An excerpt from The Traditional Building Guide, first published in 2002 by the Department of Planning and the Bermuda National Trust.

One of Bermuda’s earliest building techniques was the drystone wall, so called because it was laid without mortar. When the island was divided into tribes and shares in the early 17th Century, this entailed marking out boundaries, which was done first with cedar branches and piles of stones and then with ‘tribe’ walls. Several tribe walls still exist today. They are often in jeopardy. People don’t realise the significance of these low and seemingly insignificant walls that border their property. Other kinds of stonewalls developed later in Bermuda and they reflect the skills of Portuguese craftsmen.

Bermuda does not have loose fieldstone, so the stones used for dry walls were the by-products of quarrying.

Drystone wallls were built for a variety of other purposes. They kept domestic animals in, and they kept these same animals off the vegetable patch. A description of St. George’s in the early 19th Century indicates that houses there sometimes had drystone walls covered with cactus plants as protection from human and animal intruders. A wonderful example still exists today on Printer’s Alley.

‘Drystone’ walls is now a misnomer; more often than not they are built today with a central core of rubble bound with mortar. Today, miles of our public roadsides are still lined with such walls and there are many others, less visible, on private property. Some are built of odd-sized pieces of quarried stone, random ashlar and others of broken stone or rubble called ‘slipes’ or ‘jacks.’

If you want to build a drystone wall on your property, it’s not hard to do. Here is one simple method: first, you will need to assemble the right materials and tools. Off-cuts and broken pieces from a quarry can be obtained from a stonecutter today in much the same way as they were in the past. Rubble can be obtained from the contractor at an excavation site. You will need to grade and sort it according to size. Tools include a string line and four wooden pegs, a spirit level, a batten, a hatchet, a trowel and a shovel. And you will need all the ingredients for a weak concrete slurry.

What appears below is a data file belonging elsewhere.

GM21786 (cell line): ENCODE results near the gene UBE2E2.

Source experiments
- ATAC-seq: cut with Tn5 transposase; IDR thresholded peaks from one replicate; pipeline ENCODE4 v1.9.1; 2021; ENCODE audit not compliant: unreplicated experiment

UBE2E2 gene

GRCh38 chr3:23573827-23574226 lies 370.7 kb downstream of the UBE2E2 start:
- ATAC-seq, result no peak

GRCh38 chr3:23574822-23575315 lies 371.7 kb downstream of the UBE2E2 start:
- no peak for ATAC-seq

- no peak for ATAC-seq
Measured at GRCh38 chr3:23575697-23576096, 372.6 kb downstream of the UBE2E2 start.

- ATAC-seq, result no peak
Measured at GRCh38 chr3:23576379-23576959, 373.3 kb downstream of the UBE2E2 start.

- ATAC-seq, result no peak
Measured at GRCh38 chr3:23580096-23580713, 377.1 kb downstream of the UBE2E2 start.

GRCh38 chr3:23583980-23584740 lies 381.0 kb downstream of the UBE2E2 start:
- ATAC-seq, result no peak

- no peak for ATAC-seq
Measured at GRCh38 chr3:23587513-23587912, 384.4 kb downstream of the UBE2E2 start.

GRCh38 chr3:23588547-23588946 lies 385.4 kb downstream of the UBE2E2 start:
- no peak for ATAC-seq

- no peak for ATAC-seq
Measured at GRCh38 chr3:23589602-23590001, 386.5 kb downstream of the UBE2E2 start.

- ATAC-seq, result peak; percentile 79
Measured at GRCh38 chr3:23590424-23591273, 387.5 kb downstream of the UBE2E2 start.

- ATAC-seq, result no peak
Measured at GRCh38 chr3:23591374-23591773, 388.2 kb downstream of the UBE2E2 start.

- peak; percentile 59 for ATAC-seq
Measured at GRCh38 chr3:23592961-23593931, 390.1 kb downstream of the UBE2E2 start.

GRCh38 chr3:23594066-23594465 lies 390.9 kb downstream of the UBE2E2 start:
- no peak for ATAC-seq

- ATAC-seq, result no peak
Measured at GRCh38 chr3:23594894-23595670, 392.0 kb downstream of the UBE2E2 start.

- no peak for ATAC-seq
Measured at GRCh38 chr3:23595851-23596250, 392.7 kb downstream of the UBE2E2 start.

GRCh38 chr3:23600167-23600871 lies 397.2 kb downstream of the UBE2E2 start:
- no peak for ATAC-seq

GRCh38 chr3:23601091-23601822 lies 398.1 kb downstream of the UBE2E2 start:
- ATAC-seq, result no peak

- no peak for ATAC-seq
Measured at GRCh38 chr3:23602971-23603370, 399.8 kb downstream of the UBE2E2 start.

Plan your wall according to its location. Old walls followed the contours of the land, and look more natural that way. The higher a wall, the wider it needs to be. A wall of up to four feet needs to be a minimum of 18 to 24 inches at its base. It will taper as it rises.

Traditional drystone walling is usually formed of two rows of stone laid back to back. By pre-sorting stones you can reduce the width as the wall tapers to its full height. Stability is provided by larger stones, which are built into the wall at least one for every square yard of wall face. These are laid transversely, and help tie the two faces of the wall together. The normal method of setting out walls is to set up two profiles of the wall section to be built on the line of the wall and run strings along the length, between the two profiles, to keep the wall evenly placed and with a straight face.

Where a wall is used as a retaining wall, an inner wall of concrete blocks reinforced with rods in the cavities and filled in with concrete is used and faced with stonewalling. This wall will need weep holes through the concrete wall to avoid the effect of ground water pressure. An engineer may be required to design a retaining wall, its footings and its reinforcement. The wall can then be faced with stone, bedded and pointed with mortar.

The finishing touch to a good quality wall is a course of capping stones to keep water from penetrating the wall. Capping stones were originally large cut blocks, generally 18 x 24 x 4 inches. It is hard to find such sizes today unless they are specially cut. An alternative capping is made of roughly rounded drystone blocks set across the wall and sometimes bedded in mortar to keep them in place. Not all walls had capping stones. Sometimes mortar is wiped over the top of the wall to help prevent water from penetrating the fissures and cracks in the stone, but this is rather ugly.